- Price: £700 frame only, £2,300 as tested
- From: trekbikes.com
- Tested by: Darren Hall
The Roscoe comes in three flavours, the 7, 8, and top spec 9 on test here. All three models share the same Alpha Gold aluminium Boost frame featuring ISCG mounts, a threaded BB, and internal routing for both gear and dropper cables. It’s a shame all colours aren’t available across the models as the splattered Matte Quicksand/Olive Fade/Black colour reminds me of a particularly horrific paint job my parents did on our kitchen in the ’80s, and it would be good to have more than the crimson alternative. The lack of colour options is more than mitigated by 12-speed SLX/XT/e*thirteen drivetrain and 4-piston Shimano brakes, and at £2,300 this won’t break the bank either. I know there’s a big debate around what represents good value in these inflation-fuelled times, but it doesn’t take much effort to find similar bikes at higher prices, and if this is too much then the lower spec 7 and 8 models provide excellent opportunities for saving money at £1,400 and £2,000 respectively.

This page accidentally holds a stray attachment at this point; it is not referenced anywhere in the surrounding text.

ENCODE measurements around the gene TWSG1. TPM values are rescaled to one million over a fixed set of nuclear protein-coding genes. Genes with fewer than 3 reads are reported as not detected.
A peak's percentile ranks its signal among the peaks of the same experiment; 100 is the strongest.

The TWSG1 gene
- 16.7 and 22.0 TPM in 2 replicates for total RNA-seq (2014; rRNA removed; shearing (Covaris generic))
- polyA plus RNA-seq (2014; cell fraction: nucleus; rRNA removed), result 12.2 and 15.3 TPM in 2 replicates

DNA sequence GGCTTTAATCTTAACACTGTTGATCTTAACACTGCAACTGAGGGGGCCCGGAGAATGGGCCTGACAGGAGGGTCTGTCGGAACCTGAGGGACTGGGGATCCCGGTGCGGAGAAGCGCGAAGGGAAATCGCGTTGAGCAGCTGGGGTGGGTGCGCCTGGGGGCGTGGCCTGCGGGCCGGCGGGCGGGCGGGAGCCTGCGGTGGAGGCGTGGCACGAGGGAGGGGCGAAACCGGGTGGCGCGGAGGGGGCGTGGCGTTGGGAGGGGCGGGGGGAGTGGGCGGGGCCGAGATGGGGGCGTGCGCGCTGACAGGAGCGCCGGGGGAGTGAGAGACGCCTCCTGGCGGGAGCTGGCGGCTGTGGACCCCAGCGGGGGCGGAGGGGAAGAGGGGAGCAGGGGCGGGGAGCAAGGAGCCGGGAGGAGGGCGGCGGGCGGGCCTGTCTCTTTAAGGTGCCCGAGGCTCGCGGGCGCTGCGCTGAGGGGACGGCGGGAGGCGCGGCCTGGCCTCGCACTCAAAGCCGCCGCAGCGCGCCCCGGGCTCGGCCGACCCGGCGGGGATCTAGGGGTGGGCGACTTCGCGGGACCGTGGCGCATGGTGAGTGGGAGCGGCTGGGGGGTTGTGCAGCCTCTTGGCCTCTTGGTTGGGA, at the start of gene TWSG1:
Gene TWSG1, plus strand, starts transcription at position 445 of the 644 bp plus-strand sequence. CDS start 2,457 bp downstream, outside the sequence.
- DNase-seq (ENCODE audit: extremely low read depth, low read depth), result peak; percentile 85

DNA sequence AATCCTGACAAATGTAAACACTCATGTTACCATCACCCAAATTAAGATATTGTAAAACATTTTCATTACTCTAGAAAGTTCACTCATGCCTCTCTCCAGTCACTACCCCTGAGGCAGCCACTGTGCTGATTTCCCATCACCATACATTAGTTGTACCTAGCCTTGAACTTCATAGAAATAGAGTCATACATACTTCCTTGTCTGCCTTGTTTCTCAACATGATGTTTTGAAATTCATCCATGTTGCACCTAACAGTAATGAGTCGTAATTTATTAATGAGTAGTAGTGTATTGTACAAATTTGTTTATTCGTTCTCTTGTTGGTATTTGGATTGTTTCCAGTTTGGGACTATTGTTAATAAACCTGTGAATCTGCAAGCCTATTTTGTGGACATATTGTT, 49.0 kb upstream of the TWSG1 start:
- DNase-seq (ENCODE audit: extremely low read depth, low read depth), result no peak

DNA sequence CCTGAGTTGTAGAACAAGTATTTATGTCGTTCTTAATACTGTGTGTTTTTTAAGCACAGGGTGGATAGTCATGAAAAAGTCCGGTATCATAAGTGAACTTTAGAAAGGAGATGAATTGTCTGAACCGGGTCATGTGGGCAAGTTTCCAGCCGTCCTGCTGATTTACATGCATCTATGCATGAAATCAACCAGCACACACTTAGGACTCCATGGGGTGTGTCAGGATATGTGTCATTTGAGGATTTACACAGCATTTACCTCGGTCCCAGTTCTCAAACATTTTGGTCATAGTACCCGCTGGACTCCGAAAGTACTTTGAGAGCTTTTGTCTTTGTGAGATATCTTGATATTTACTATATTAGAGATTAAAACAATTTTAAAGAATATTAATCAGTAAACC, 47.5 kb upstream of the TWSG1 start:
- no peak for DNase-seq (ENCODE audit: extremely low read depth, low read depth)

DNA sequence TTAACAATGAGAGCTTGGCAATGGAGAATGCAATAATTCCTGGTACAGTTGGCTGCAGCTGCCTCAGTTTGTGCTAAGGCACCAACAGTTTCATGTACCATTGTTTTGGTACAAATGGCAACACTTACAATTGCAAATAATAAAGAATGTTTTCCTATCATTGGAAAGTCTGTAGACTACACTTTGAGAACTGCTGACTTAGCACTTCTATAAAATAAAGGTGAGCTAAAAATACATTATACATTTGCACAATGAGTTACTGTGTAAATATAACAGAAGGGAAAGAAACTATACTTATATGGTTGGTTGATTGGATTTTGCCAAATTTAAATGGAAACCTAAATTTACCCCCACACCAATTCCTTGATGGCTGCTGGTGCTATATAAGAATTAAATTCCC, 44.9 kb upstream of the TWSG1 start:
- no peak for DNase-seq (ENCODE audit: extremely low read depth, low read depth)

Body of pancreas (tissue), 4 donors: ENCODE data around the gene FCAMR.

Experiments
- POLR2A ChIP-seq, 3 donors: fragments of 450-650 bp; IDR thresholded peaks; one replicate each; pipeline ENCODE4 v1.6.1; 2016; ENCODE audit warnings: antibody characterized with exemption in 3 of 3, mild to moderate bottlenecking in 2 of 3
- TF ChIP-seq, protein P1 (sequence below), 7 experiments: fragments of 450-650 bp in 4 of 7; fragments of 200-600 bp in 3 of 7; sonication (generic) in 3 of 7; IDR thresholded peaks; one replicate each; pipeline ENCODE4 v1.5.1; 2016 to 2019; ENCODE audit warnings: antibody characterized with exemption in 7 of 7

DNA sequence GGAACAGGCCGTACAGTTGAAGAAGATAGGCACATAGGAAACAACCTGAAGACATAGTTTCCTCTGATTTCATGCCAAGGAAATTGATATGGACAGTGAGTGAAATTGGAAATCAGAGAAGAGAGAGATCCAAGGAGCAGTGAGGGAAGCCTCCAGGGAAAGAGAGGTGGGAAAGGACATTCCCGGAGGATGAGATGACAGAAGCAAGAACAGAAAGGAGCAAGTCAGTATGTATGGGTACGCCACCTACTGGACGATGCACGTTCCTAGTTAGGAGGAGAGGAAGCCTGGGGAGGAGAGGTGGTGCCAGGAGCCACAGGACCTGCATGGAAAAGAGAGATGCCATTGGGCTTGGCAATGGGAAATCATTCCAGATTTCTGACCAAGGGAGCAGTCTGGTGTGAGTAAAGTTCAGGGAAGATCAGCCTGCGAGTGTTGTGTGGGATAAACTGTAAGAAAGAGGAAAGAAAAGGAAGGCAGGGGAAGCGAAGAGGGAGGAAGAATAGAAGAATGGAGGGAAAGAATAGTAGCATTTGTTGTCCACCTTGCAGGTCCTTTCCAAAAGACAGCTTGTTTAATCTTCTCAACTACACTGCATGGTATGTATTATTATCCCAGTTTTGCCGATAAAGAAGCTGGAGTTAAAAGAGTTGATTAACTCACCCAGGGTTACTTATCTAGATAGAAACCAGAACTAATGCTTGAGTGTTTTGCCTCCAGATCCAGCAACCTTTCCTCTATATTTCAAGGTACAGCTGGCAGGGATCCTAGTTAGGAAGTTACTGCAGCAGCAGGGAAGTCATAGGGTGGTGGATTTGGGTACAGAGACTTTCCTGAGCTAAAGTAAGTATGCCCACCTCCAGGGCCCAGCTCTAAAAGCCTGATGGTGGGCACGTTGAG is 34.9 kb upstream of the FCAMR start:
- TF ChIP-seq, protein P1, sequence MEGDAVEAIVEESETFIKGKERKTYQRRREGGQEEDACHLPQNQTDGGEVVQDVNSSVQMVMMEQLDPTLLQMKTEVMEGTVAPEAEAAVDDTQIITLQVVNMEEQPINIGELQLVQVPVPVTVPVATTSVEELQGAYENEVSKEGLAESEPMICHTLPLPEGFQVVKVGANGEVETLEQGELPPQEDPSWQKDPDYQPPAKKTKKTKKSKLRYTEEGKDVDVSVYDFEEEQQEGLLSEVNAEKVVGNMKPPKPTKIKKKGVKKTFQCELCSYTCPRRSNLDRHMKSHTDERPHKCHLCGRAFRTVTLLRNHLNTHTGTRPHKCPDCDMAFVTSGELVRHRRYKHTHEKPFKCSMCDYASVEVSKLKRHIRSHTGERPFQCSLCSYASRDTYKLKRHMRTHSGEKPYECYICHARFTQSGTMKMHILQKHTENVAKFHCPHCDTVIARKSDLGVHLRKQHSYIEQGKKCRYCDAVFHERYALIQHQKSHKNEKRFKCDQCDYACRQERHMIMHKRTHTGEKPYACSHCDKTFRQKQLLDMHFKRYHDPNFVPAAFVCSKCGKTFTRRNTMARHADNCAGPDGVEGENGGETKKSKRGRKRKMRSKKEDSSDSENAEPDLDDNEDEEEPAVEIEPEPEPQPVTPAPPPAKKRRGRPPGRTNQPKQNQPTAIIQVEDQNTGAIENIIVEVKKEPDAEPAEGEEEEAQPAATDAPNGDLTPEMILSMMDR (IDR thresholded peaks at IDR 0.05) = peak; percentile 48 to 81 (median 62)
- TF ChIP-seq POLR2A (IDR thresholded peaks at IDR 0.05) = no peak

At 5ft 9in tall I often suffer from frame size anxiety as a result of straddling medium and large sizes so it’s good to see that the Roscoe adds a M/L size to the standard small, medium and large. The very short and very tall are also catered for with XS and XL versions, although the XS has 27.5 wheels to keep everything in sensible proportion. We’re testing a large here, which is slightly beyond Trek’s recommendations for my height, but those used to longer bikes will not find any issues with opting for the larger size, and this is made easier by the low-slung top tube which provides loads of standover clearance. Shorter riders may find it a little less obvious which size to choose, due to the significant overlap in recommended height between the M and M/L. I would always go for the larger size in this case, but a careful decision may be required if you’re in this range.